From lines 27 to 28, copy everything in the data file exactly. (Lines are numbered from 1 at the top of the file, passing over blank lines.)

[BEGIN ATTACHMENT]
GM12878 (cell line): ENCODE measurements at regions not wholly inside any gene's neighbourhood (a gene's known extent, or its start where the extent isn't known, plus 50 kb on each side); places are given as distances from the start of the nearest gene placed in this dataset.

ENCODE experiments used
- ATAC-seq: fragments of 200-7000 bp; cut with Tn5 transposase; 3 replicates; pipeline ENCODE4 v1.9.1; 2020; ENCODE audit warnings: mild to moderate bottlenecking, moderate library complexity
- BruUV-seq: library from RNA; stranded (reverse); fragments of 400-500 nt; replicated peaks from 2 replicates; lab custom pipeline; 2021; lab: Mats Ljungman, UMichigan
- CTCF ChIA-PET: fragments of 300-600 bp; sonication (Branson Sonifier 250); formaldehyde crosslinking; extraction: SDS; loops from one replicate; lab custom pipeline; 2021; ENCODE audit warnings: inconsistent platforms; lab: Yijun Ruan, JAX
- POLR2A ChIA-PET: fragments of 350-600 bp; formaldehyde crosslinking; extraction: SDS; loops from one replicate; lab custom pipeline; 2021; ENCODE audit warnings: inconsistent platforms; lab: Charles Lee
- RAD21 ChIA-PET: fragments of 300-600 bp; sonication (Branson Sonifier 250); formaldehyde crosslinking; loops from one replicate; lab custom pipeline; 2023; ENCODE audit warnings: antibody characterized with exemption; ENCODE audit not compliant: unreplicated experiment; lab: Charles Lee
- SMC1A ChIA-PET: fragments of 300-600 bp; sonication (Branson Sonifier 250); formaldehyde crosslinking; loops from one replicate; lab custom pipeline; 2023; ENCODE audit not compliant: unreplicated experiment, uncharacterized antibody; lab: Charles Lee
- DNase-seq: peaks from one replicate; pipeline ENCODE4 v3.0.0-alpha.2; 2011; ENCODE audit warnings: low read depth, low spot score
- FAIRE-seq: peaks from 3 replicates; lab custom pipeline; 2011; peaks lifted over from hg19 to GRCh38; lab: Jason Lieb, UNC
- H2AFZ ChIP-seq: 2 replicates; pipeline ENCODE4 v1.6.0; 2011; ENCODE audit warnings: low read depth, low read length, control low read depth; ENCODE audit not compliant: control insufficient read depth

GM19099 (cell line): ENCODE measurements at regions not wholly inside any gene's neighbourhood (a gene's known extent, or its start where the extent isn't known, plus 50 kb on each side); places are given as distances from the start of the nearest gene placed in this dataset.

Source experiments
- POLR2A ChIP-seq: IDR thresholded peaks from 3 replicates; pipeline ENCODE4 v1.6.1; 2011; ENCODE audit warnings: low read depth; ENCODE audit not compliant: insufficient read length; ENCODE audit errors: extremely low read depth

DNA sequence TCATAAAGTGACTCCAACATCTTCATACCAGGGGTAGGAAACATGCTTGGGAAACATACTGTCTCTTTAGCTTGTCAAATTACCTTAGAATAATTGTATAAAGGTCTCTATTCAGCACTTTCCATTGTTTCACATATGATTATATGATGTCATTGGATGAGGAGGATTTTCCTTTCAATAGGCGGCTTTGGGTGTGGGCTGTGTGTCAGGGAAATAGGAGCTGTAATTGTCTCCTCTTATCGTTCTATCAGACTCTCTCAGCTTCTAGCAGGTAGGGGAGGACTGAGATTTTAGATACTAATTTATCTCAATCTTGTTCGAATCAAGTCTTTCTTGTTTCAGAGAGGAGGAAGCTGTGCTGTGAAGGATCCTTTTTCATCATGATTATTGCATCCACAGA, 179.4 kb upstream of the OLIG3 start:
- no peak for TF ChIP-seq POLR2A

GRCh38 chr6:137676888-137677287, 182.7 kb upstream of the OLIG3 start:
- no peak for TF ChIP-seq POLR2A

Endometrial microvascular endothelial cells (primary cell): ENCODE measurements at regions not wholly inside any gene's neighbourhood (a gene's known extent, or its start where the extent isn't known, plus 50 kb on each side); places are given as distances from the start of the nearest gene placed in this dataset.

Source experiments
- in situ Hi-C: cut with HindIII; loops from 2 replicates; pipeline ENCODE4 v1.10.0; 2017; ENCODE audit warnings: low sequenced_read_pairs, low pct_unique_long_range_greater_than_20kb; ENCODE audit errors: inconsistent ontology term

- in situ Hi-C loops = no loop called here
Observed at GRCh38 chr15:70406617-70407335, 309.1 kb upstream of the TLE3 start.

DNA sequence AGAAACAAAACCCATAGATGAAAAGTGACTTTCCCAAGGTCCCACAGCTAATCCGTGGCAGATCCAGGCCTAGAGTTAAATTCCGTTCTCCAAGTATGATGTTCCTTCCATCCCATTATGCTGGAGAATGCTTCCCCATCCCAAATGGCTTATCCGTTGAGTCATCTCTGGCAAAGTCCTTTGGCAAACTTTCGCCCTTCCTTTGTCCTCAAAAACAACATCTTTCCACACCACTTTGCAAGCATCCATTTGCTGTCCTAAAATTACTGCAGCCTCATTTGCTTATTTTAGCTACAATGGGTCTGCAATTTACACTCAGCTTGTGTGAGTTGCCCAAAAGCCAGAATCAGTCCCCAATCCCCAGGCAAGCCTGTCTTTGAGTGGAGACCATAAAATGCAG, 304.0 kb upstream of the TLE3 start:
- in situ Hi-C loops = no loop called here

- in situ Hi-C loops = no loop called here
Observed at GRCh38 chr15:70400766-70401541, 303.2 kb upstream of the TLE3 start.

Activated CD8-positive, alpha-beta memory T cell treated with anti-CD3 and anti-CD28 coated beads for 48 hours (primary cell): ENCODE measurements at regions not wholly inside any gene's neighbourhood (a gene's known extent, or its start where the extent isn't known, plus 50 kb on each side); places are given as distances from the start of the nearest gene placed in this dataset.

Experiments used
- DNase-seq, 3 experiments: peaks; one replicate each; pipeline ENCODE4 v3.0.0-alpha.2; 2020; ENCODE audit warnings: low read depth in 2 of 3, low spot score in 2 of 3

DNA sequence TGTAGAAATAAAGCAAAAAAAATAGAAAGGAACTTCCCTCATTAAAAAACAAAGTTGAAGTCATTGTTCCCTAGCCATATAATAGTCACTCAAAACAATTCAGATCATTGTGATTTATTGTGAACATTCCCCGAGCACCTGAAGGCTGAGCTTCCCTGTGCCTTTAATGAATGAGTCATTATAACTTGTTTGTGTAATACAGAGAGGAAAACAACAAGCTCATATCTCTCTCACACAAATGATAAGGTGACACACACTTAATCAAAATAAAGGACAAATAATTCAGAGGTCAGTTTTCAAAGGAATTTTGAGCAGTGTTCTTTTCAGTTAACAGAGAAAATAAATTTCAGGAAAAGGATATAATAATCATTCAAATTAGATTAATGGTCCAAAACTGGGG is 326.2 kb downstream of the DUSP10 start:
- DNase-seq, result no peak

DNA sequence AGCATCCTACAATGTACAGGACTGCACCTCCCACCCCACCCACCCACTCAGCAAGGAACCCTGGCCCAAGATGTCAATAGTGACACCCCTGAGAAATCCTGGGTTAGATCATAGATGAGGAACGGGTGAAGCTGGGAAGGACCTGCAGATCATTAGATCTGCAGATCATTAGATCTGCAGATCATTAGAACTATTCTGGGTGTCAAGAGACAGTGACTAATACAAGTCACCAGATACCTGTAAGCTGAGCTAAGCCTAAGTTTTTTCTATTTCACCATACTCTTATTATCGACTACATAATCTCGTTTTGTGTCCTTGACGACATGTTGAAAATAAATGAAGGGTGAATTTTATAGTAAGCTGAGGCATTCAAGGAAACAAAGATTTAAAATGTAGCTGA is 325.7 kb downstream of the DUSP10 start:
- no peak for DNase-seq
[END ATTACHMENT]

Observed at GRCh38 chr15:70400766-70401541, 303.2 kb upstream of the TLE3 start.

Activated CD8-positive, alpha-beta memory T cell treated with anti-CD3 and anti-CD28 coated beads for 48 hours (primary cell): ENCODE measurements at regions not wholly inside any gene's neighbourhood (a gene's known extent, or its start where the extent isn't known, plus 50 kb on each side); places are given as distances from the start of the nearest gene placed in this dataset.